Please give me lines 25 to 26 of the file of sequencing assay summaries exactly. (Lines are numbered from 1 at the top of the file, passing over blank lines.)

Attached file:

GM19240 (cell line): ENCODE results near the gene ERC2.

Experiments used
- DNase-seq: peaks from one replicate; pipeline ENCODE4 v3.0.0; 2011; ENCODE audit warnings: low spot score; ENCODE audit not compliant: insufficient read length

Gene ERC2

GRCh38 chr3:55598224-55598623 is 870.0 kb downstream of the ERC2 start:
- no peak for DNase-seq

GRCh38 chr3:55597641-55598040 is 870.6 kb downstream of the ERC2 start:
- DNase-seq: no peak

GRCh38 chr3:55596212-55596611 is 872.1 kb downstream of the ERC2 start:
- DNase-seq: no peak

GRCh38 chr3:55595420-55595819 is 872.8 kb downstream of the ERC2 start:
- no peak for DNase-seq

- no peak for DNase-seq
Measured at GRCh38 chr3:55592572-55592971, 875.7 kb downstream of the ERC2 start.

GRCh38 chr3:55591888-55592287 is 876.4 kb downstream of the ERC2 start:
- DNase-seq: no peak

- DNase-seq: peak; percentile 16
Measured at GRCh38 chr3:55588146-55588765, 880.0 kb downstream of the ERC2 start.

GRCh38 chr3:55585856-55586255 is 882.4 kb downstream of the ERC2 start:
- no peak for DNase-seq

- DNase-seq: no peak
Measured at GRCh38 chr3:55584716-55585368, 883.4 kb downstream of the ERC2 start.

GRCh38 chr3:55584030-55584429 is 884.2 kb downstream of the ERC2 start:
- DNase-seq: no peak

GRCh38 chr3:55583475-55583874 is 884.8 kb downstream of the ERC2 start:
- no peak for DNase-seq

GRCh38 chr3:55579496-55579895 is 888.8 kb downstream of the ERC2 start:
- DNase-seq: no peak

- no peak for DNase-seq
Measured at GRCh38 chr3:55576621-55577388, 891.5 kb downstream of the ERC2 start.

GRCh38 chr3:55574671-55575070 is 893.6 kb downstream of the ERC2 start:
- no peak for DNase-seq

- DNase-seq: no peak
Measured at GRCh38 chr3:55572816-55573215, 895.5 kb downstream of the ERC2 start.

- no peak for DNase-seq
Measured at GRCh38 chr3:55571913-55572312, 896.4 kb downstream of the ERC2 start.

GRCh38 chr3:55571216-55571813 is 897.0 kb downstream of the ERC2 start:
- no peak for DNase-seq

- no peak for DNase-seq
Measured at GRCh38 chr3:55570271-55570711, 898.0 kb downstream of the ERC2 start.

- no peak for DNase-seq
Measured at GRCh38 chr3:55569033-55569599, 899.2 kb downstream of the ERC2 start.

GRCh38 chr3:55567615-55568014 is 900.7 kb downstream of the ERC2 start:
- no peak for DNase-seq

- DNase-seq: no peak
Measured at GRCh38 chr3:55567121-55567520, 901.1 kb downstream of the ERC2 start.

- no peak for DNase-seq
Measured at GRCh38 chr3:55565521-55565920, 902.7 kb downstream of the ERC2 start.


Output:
GRCh38 chr3:55583475-55583874 is 884.8 kb downstream of the ERC2 start:
- no peak for DNase-seq